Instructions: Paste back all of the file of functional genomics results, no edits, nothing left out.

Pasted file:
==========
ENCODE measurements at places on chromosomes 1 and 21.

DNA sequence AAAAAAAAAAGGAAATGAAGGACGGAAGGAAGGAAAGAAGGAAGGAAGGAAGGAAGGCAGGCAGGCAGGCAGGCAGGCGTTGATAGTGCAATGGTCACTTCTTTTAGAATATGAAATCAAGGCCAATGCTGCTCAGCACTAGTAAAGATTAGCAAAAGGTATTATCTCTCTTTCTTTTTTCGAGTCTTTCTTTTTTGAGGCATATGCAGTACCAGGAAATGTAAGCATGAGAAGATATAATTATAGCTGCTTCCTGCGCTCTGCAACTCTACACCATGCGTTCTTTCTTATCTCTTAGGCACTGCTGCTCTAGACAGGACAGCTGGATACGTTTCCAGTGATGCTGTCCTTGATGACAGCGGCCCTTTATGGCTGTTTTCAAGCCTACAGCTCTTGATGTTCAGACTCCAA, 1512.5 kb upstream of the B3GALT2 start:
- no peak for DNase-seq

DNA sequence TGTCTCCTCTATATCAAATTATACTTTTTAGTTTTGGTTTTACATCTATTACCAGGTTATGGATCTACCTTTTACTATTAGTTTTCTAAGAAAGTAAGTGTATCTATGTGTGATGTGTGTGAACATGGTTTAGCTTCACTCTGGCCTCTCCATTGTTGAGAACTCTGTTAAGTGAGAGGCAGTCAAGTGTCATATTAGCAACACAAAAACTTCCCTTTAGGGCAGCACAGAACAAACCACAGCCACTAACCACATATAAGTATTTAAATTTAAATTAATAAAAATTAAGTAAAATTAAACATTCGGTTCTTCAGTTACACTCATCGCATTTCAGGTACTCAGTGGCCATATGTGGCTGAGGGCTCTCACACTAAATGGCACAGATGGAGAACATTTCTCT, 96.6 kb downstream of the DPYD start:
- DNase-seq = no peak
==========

ENCODE measurements at places on chromosomes 1 and 21.

DNA sequence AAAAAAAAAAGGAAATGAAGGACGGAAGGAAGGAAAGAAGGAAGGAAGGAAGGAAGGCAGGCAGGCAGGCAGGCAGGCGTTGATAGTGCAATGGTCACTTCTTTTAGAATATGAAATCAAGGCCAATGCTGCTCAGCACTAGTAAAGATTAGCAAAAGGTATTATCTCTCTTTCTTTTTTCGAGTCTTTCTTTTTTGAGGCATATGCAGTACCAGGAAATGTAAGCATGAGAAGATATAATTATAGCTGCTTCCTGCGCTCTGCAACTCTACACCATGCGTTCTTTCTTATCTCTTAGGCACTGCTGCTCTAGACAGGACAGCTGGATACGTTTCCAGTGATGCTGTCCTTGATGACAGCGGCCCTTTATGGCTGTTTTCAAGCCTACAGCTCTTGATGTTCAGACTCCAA, 1512.5 kb upstream of the B3GALT2 start:
- no peak for DNase-seq

DNA sequence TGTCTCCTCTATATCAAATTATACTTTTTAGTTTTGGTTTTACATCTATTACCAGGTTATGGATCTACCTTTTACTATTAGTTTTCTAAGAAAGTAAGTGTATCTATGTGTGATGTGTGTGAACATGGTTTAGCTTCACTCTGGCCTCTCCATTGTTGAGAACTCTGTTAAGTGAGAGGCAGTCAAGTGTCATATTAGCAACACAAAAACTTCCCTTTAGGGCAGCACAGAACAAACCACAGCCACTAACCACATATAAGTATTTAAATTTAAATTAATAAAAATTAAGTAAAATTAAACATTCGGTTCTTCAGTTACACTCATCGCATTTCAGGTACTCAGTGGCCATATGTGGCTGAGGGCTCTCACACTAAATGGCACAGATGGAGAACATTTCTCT, 96.6 kb downstream of the DPYD start:
- DNase-seq = no peak